I saw a patient today in Grand Cayman who had ankle instability missed after a big tib-fib fracture. I have seen more cases like this than I can easily count. Why does this happen? The bright shiny object syndrome! Let me explain.
The ankle joints are held together by strong ligaments that protect these structures. There are ligaments on the inside and outside of the ankle that can be damaged by trauma, and, regrettably, this is also common with the wear and tear that happens when you "turn" your ankle. When these ligaments get stretched out, the ankle joints can move too much, which is called instability. When this happens, the joints can get worn out faster and arthritis can set in.
Orthopedic surgeons often have a binary view of ligament injury. Meaning, if the ligament is torn in half, it needs to be surgically fixed, but if it's stretched and not working properly, it's often invisible as a problem and considered normal. Why? MRIs often miss stretched ligaments as this is a static imaging technology. Meaning, a ligament that's not working can only be tested by stretching it and seeing if it gives too much. That can be done on X-ray or ultrasound, but it's difficult to do with MRI.
The only accurate way to diagnose ankle instability is either with stress X-rays or ultrasound imaging. The ankle ligaments are stressed with movement, and if there's too much motion in the joint or ligament, the structure isn't doing its job. Please see my video below for more on this topic:
If you miss this problem, the patient is much more likely to get ankle arthritis. In fact, in experimental animal models, this is one of the more common ways to create arthritis (damaging ligaments). Despite this, we see orthopedic surgeons miss this problem all the time. Why? What I call the "bright shiny object" syndrome. Meaning in multitrauma cases, like a fracture of both leg bones (the tibia and the fibula or "tib-fib"), they focus on the fracture and ignore possible ligament injuries. However, it's pretty hard to fracture bones without ligaments that hold those bones together also getting damaged.
My patient was backcountry skiing and hit a big rock, which fractured her tib-fib bones. She ended up getting surgery to install hardware to hold the pieces together, which healed. Eventually, the hardware was removed at a famous sports-medicine clinic, and there she also had an injection of bone marrow concentrate into the main ankle joint. The problem? That fact that her ankle was unstable went over their heads. They missed that diagnosis, which likely ended up frying the joint as she became more active.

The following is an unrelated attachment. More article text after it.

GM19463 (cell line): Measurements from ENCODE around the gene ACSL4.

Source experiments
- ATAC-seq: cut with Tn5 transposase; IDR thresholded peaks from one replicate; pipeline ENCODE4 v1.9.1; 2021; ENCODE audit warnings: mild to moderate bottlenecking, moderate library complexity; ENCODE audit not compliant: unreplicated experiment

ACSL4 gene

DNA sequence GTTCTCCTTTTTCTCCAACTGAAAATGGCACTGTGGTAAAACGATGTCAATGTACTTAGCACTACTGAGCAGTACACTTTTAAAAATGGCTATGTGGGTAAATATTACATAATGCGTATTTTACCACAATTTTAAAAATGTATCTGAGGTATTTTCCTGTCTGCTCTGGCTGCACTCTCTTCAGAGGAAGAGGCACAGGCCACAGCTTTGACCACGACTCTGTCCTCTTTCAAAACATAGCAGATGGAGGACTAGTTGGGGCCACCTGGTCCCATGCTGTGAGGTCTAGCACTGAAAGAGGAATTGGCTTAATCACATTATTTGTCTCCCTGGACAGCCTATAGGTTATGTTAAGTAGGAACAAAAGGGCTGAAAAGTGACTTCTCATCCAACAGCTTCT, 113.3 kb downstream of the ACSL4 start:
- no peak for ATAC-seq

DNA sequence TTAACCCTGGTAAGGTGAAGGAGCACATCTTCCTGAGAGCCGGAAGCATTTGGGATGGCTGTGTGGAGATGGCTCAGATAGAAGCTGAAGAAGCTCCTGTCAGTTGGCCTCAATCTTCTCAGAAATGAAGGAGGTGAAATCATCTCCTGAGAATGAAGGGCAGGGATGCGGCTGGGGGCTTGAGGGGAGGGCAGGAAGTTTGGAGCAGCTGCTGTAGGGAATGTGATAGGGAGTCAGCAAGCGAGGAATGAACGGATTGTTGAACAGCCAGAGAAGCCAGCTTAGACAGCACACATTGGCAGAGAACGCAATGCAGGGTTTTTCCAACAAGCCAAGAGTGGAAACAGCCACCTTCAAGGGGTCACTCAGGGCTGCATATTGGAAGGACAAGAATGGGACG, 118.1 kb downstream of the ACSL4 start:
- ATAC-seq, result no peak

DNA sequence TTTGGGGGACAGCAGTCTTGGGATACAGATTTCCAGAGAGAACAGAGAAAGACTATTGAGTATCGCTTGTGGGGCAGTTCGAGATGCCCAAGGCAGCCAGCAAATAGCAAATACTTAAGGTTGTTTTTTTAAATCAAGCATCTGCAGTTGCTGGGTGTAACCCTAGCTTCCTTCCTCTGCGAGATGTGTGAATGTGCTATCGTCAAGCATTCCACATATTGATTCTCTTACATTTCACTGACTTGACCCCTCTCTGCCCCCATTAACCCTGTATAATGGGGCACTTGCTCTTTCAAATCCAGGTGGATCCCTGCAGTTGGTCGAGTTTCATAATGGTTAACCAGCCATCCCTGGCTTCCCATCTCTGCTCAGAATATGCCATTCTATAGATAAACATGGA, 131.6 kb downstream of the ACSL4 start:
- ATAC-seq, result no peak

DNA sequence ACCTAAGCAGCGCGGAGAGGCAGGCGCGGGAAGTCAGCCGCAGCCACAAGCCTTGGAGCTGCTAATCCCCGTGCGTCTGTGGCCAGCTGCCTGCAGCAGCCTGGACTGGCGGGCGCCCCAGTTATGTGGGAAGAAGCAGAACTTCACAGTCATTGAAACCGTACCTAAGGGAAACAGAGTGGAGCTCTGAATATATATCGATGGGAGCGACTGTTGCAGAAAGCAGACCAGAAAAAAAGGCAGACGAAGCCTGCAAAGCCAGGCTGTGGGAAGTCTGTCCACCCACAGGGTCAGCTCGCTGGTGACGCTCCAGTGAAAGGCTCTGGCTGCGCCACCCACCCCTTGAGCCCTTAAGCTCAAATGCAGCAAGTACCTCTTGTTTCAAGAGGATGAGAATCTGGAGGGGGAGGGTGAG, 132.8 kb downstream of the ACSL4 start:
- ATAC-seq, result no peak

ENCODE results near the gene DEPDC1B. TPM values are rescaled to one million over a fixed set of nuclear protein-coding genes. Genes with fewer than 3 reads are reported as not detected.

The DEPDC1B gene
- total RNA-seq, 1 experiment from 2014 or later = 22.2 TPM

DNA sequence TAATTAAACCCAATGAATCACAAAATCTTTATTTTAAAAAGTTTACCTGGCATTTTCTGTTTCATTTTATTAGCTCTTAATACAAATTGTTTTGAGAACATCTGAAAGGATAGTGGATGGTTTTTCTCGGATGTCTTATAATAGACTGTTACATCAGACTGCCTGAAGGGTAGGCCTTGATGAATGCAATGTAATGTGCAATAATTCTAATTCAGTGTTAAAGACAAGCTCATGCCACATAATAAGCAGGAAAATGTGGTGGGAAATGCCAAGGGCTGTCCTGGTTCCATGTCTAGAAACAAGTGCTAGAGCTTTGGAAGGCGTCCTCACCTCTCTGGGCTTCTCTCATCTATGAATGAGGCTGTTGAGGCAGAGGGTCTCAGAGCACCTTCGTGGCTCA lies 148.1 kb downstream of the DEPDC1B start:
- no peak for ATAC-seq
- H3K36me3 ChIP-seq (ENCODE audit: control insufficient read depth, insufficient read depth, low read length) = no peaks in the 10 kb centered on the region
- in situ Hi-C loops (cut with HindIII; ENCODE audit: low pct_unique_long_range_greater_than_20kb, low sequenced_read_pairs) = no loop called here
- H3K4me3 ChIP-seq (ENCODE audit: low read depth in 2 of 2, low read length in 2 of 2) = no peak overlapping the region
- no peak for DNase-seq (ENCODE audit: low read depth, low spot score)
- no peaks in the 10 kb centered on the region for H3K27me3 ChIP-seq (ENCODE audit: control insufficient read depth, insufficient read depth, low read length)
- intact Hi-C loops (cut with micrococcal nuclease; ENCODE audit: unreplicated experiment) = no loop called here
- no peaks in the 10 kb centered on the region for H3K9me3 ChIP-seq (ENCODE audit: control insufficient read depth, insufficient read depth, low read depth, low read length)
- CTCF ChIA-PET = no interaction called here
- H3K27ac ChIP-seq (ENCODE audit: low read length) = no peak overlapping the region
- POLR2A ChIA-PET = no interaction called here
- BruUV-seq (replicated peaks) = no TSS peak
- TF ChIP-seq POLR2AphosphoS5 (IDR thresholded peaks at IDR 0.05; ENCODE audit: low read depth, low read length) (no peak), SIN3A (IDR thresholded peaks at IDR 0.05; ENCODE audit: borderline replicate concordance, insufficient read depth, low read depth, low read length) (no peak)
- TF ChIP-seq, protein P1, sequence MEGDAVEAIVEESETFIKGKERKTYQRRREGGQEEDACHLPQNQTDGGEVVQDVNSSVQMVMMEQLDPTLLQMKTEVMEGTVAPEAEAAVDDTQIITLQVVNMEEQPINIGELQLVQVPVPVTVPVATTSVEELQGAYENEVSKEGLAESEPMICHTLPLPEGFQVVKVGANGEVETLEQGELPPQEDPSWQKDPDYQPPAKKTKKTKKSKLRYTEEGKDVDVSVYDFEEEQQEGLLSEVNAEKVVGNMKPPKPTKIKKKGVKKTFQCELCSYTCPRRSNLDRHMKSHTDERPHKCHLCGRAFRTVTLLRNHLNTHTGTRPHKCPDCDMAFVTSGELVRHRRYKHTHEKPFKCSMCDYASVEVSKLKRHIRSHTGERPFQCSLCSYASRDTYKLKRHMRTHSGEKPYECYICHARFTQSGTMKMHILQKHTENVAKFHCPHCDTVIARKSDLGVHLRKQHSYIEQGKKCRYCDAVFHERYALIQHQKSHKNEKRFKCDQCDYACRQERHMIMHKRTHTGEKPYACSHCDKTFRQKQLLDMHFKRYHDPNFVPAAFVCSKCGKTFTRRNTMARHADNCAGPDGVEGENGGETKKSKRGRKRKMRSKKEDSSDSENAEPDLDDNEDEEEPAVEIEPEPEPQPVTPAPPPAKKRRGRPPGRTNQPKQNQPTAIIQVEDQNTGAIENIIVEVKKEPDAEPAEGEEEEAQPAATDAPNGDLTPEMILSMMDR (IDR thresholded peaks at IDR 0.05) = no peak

First, you need to know this problem exists. Second, you need to diagnose it. Third, the treatment is simple. For my patient, who was seen in Grand Cayman because of the severity of her arthritis, I performed prolotherapy injections into the lax ligaments using ultrasound guidance. She'll likely get one additional round of injections of platelet-rich plasma at our Colorado office due to the significant laxity. Finally, when she returns in March, we will hit them once again with her own culture-expanded stem cells.
The upshot? For my orthopedic colleagues, please check for ankle instability! We see it missed several times a week in patients who have seen orthopedic surgeons who should know better. That means our clinic has seen hundreds of patients with preventable ankle arthritis! So let's all get the memo!
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About the Author
Christopher J. Centeno, M.D. is an international expert and specialist in regenerative medicine and the clinical use of mesenchymal stem cells in orthopedics. He is board certified in physical medicine as well as rehabilitation and in pain management through The American Board of Physical Medicine and Rehabilitation.…